Your children aren’t a big enough sample size to prove what you claim. You’ve given no reason to think their improved performance is due to their avoiding coursework; indeed, I don’t see how they could anyway, given the curricula for qualifications. Nor is their superiority to their former classmates necessarily to the credit of home-schooling; you may well just have smart kids. Also, the fact that you have strong opinions on the best way to structure testing implies an interest in education that also correlates with children performing better.

    the system is more damaging to boys as well

    Boys perform worse than girls in most subjects across the Western world, but the exact reasons are the meat of the debate. Girls feeling a need to try harder because of society’s sexism is a commonly suggested explanation. I certainly don’t see a reason coursework would be to blame. Your links don’t even discuss that possibility.

    Which gender is ahead depends on the age group (from kindergarten to postgraduate) and subject, and women are at a disadvantage for jobs.

    What specific changes, besides less coursework, do you want to see?

    • In reply to #3 by Jos Gibbons:

      post-modernists have reduced the education system into a drivel of pointless coursework — logical assessment has been replaced with an emphasis on feelings over facts, promoting subjectivity over objective-reality and all this based around a cultural-deterministic model

      So, in short, you dislike coursework. My experience of it, in both schools and universities, involves as much objectivity as the exams. Can you give examples to the contrary?

      I agree. The OP is mixing the coursework vs exam debate with ‘facts’ vs ‘opinions’. Look at it this way: In the post-education world, we have books and science papers, surely we don’t dismiss these because they are not exams?

      my wife and I opted to home-school our two sons and sure enough, any difficulty they had in school has now completely disappeared. They are doing significantly better than their former classmates in school.

      You do not give details but it is no secret that smaller teaching groups are better, thus home schooling has that advantage, but that would be an equal advantage to someone teaching creationism at home. The disadvantage, of course, is the cost and effort.

      It would be interesting to know how to measure you children’s academic improvement:if you measure by exam results, then you are using the state (or other authority) method of measurement, which, if you don’t believe in state (or other authority) education, could be discounted!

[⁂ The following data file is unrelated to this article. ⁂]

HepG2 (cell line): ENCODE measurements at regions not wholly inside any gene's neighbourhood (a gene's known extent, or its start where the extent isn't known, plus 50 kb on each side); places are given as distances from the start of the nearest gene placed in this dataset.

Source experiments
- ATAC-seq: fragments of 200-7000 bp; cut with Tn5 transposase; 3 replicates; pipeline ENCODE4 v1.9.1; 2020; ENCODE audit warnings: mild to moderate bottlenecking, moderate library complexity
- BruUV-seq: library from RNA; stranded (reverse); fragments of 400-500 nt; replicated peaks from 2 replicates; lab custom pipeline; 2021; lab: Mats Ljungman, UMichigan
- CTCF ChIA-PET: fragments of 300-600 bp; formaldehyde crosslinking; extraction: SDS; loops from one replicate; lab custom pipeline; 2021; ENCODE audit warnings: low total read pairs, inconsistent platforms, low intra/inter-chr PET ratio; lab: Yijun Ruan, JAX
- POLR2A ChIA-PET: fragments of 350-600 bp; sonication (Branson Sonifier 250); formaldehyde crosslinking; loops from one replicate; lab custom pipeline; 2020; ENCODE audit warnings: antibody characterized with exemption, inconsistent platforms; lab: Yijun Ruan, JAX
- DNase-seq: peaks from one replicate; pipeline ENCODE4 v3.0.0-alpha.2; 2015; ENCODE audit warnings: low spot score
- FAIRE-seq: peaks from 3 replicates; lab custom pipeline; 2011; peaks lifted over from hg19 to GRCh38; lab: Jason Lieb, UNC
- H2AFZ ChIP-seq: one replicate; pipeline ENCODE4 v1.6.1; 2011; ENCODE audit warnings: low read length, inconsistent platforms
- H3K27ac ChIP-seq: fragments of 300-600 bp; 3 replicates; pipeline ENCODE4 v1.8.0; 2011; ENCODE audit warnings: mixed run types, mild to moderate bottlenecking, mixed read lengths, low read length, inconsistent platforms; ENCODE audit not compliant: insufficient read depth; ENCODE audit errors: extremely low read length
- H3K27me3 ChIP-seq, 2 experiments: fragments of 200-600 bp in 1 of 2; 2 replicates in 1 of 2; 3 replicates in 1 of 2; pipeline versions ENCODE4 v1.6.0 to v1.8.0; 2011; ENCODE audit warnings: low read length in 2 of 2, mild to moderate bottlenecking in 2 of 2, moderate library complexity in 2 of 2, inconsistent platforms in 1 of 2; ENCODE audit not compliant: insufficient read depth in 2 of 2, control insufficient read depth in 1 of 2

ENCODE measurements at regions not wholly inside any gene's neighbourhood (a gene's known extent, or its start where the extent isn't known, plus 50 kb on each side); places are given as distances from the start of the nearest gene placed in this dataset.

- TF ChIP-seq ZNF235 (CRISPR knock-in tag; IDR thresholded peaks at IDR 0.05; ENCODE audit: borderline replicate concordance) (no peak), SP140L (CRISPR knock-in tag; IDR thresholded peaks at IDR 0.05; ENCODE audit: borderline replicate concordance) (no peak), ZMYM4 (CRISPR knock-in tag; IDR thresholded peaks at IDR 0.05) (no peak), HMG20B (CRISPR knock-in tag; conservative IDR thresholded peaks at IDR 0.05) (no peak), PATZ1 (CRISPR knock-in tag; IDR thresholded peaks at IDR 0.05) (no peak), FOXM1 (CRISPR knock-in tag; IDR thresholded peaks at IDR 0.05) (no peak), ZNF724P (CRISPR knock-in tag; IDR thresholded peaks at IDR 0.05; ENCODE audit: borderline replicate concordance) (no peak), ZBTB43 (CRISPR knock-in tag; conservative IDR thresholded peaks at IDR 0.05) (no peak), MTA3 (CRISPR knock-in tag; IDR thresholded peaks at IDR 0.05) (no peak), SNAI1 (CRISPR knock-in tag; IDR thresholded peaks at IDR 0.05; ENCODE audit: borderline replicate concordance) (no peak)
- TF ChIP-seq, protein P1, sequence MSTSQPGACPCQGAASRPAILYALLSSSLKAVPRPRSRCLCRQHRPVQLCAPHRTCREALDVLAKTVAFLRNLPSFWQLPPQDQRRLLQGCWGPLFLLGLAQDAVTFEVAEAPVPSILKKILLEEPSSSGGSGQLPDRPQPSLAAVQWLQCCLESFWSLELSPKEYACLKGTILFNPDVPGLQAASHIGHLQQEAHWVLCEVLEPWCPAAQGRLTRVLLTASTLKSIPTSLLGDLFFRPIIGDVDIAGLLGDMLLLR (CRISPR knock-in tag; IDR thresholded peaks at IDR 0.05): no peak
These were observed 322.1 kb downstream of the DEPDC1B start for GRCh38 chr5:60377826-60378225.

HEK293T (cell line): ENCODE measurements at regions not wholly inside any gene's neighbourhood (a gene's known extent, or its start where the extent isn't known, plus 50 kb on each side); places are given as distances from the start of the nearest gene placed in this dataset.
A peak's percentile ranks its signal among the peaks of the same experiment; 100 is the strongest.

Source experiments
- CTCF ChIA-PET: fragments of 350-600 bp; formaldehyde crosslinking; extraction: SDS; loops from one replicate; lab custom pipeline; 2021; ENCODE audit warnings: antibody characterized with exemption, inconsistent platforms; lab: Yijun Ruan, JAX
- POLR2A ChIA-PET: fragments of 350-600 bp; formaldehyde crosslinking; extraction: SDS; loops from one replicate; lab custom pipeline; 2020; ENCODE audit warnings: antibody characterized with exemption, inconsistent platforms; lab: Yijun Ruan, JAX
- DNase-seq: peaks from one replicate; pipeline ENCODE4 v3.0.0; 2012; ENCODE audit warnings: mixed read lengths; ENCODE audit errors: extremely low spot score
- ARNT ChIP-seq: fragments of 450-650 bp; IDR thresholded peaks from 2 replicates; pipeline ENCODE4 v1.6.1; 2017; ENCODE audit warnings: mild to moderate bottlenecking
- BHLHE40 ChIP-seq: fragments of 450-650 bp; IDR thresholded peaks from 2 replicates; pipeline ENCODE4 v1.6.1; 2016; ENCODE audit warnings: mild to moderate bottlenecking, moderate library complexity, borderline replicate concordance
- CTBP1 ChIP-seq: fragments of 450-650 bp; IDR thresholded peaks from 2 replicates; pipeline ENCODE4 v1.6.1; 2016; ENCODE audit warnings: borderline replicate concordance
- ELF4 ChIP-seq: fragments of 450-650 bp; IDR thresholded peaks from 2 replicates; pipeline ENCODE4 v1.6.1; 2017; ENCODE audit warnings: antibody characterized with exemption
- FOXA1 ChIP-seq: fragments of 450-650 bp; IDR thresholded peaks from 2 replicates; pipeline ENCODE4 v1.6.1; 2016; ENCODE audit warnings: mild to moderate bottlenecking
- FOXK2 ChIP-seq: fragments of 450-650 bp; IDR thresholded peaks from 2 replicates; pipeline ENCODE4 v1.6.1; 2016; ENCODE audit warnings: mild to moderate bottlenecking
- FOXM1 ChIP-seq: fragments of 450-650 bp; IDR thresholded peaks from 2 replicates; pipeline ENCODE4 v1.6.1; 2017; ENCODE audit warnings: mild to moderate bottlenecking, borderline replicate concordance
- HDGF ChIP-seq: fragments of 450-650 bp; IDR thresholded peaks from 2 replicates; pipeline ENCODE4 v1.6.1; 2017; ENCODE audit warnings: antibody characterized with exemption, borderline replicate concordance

4. In reply to CorelLeeWrenn

    I am male so supposedly I am entrenched in other thinking. Unfortunately, I can no more change that than I can become dog-like.

    It is a futile discussion, laced with special pleading that does not bridge the offending gap as you may see it. The best that I can say is that in the past century women have taken opportunities that has allowed more of them to become somewhat like perhaps they want to be.

    However, seeing that the successful cohort is still so small one might think that it is not enough. I can sympathize with the direction because I have held high hopes for the women in my family life. If they have been disappointed by life’s vicissitudes that is also the lot of most men as well.

    As you say there is no “meritocracy” for humankind. The most powerful and brutal succeed. The rest from both sexes either do not understand or else fear what life game they are bound in.

    This needs to be filtered also by the reality that irrespective of your sex you get about 30 years to make your mark. It is a precious but grossly inadequate time. There are better things to do than over-think it.

  5. The big bone of contention: How do you know that your kids are doing significantly better than their old classmates? Have you subjected your home schooled children to the same exact tests and more importantly, standardized tests that your state mandates every student take?

    What constitues “significance” in this arena? Surely you realize that a sample size of two and a parental anecdote that their kids are “great” is not enough to base an opinion on??? How are the home schooled kids doing en masse in your state?

    Provide hard and fast statistics proving that their is a significant difference in these two options for schooling. Be sure to include all homebound, cyber, and home schooled children and rate them against their counterparts that attend school.

    If I picked two very high achieving students from each high school in your state, would your kids outperform them??? In Calculus?? In Biology??

  6. In the last several decades, it’s no secret that the post-modernists have reduced the education system into a drivel of pointless coursework — logical assessment has been replaced with an emphasis on feelings over facts, promoting subjectivity over objective-reality and all this based around a cultural-deterministic model. It has become a system that is very damaging to children